For the past year or so, I’ve been using the language learning app Duolingo in an attempt to master Swedish. The app works with a streak system, which niftily coaxes me to pick up my phone at least once a day and do some exercises. This grants me XP points and lands me on a scoreboard with other people using the app. Sure, a textbook has its own charm – but doesn’t that sound exciting? That’s because Duolingo is one of the many programs out there using something called gamification.
Gamification, as the name suggests, is defined as “the application of game-design elements and game principles in non-game contexts”. In recent years, gamification has made its way into different aspects of our daily lives – often without us even realising it. At its core, the concept of gamification harkens back to the idea of homo ludens, “the playing man”; first developed by Dutch historian Johan Huizinga, the homo ludens theory suggests that humans are beings driven by fun, first and foremost. If the success of gamification is anything to go by, Huizinga was spot-on in his observation – the introduction of gamification has changed our lives in a plethora of ways.
Perhaps the biggest influence of gamifying so far has been in the way we learn. Applications like Duolingo and music learning platform Yousician have completely innovated the way we learn new skills: gamification has proven incredibly effective in not only skill acquisition, but skill retention, as well. Somehow, applying game elements to learning brings out something in our brains that makes us more eager to learn. It’s not that new of a concept if you think about it; fun, play, and discovery are the ways how children have learned since the dawn of time. The gamification of learning is to adults what building blocks and puzzles are to toddlers. It’s brilliant in how human of an approach it is! It’s not hard to imagine why gamification, particularly in education, has been as successful as it is.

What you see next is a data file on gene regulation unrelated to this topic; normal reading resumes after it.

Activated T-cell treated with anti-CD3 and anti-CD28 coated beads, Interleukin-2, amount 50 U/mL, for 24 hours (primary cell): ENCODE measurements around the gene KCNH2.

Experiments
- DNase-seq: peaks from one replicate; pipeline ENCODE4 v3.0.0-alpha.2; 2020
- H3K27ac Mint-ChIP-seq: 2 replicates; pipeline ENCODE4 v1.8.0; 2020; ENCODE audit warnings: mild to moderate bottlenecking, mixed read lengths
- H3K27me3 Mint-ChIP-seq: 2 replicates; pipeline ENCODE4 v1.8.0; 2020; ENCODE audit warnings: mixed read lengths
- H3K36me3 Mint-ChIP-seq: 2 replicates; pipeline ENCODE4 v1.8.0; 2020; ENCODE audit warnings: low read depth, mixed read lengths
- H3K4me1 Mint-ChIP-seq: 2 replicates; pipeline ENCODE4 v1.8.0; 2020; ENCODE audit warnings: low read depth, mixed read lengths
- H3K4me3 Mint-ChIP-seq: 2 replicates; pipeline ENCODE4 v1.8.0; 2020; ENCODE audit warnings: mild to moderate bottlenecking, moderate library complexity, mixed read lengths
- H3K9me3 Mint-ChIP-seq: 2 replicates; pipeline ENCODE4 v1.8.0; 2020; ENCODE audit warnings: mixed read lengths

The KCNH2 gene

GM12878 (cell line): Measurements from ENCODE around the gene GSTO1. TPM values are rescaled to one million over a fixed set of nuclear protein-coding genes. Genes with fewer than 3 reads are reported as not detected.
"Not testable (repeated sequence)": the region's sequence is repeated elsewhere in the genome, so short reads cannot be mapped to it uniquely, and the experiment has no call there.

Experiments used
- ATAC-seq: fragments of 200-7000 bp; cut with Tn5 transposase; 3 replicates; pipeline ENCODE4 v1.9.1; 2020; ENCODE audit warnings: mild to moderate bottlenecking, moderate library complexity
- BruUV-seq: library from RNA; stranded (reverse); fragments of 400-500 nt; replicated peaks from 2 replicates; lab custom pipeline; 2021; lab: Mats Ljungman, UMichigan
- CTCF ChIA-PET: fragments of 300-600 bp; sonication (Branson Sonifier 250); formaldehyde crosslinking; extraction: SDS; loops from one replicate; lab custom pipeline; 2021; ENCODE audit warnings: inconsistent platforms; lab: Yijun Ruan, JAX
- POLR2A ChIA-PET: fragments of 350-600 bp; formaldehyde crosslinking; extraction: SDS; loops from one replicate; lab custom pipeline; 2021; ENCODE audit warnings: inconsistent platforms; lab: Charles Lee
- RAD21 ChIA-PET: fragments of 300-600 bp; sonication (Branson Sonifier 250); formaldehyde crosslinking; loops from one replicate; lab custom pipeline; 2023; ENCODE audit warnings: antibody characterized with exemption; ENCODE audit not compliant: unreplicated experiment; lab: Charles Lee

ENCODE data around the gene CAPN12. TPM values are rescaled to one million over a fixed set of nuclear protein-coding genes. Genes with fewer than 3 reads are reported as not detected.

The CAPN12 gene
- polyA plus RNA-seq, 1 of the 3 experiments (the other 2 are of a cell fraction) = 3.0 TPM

Gamification has also proven successful when it comes to encouraging behavioral changes. On a personal level, one example of where game elements have entered our lives is in our health and fitness habits. For example, there are many apps out there that help you remember to drink water in a playful way; think of Plant Nanny, the app that has you take care of a plant by letting it know when you’ve drunk a glass of water. Another great example is Fitbit, which tracks everything from your activity to your sleep. Gamification has also impacted our behaviour in a work environment; work environment gamification has been successful in boosting employee engagement, productivity, and overall employee satisfaction! Talk about a powerful tool!
In short, there’s a myriad of ways in which gamification has changed our lives for the better. More yet; in the coming years, it’s bound to become even more influential. Who knows; maybe one of the next great ideas in gamification could be yours! If you’re looking to learn more about gamification from experts in the field, The Shortcut has exactly the opportunity you’re looking for – join us for our online event My Startup Debut – Game Your Future on April 30th and secure your free ticket here!
By Charlotte Van Hulle – April 21th, 2020